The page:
Have you told your mom how you feel? You may need to help her realize how her actions make you feel. It is possible that she doesn’t recognize how you are feeling and thinks your feelings are unrelated to her or her attitude toward you. Find a calm time to talk with her, when she is not in a rush or trying to take care of one of your siblings. Also, be prepared to be assertive when you two sit down. You may need to explain clearly how you are feeling so she fully understands. This can be difficult to do if your emotions have not always been well received. But your courage, honesty, and independence will likely be appreciated by your mom.
When you two sit down, you’ll be able to tell her how you feel when she doesn’t spend time with you. You can tell her you feel left out, lonely, or forgotten about, and then let her know that you would like to spend more time together. You might even offer to help with some of the household responsibilities so she’ll have more free time. Propose the idea that you two do chores together, rather than in separate rooms. Maybe, you two can go for walks after dinner. She’s likely unaware of the impact she’s having on you, and she would probably love to make time together a priority. Consider coming up with ideas together and even making room in your schedules. When you do this, you two can develop your relationship and form an even closer bond.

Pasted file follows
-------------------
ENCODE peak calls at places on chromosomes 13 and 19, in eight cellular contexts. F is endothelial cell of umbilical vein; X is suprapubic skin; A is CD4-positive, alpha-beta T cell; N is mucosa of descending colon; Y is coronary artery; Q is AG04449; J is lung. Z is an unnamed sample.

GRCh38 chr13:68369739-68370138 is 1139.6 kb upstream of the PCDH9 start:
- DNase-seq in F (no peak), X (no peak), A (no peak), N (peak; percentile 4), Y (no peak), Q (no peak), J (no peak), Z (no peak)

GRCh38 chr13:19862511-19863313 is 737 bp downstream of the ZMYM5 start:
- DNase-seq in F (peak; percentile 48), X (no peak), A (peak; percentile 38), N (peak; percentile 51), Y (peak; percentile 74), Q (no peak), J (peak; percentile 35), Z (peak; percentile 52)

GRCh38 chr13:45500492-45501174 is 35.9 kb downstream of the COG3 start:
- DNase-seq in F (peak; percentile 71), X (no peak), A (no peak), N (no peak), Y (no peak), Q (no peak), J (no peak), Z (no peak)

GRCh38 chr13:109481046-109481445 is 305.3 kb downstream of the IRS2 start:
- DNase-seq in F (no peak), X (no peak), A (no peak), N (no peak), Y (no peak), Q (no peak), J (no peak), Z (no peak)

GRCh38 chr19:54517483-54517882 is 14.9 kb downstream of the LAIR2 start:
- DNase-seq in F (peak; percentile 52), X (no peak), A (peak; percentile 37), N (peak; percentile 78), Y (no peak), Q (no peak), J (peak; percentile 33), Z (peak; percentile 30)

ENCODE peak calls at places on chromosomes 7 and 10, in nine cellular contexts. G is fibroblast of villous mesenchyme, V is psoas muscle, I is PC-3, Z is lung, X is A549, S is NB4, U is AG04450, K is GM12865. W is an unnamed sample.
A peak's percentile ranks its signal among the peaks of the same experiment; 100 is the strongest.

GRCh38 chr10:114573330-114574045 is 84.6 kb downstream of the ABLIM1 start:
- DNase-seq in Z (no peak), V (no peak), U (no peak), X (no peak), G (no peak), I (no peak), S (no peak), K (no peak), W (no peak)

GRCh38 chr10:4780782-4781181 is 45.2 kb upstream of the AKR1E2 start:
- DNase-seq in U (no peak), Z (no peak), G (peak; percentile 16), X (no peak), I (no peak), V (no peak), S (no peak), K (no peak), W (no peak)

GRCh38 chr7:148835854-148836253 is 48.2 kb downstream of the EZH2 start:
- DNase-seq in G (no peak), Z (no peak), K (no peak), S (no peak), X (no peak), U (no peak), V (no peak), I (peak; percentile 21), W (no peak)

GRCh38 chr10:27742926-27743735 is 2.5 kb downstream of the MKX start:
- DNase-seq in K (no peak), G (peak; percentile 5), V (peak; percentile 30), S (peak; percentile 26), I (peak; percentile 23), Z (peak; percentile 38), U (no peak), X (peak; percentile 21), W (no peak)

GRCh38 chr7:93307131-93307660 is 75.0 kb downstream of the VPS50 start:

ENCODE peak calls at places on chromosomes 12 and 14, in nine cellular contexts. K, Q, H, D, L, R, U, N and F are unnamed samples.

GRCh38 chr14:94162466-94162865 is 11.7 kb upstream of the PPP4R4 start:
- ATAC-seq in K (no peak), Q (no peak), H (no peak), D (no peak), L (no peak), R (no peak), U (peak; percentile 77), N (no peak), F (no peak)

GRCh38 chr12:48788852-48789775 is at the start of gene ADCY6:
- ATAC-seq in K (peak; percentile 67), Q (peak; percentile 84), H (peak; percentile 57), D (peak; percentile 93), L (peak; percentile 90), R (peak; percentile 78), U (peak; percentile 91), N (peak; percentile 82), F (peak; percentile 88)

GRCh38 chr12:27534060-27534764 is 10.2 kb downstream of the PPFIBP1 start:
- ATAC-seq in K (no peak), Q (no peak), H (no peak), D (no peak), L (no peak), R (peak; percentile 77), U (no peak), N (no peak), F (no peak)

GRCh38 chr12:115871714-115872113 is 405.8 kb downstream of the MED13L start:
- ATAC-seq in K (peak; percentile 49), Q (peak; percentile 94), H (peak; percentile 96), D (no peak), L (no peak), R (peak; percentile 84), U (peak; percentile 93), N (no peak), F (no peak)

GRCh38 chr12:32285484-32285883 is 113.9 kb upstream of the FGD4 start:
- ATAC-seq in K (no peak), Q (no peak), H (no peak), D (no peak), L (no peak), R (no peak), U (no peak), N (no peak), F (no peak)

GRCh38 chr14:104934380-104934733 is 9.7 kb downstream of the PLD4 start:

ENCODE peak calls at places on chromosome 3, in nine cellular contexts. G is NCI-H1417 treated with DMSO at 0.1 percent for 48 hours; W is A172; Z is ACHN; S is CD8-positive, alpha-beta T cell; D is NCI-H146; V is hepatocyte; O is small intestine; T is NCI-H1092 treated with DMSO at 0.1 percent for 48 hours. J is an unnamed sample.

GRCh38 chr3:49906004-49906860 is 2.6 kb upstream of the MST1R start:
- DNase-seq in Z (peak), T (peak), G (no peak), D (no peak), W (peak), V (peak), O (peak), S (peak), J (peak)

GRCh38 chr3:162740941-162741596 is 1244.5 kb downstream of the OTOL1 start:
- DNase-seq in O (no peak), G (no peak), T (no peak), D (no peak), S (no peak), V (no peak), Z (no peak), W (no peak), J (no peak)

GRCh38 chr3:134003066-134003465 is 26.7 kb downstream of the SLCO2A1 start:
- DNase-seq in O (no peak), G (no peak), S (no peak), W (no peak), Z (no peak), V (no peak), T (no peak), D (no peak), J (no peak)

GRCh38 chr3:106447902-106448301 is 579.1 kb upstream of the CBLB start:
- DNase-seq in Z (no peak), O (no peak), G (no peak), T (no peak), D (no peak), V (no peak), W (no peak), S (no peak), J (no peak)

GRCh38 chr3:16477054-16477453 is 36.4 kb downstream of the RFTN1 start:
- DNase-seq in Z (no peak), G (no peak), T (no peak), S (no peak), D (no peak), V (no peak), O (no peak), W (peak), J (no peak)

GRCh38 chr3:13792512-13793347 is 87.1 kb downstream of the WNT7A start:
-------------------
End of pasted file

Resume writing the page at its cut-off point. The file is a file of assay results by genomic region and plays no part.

She Is Overly Critical Of You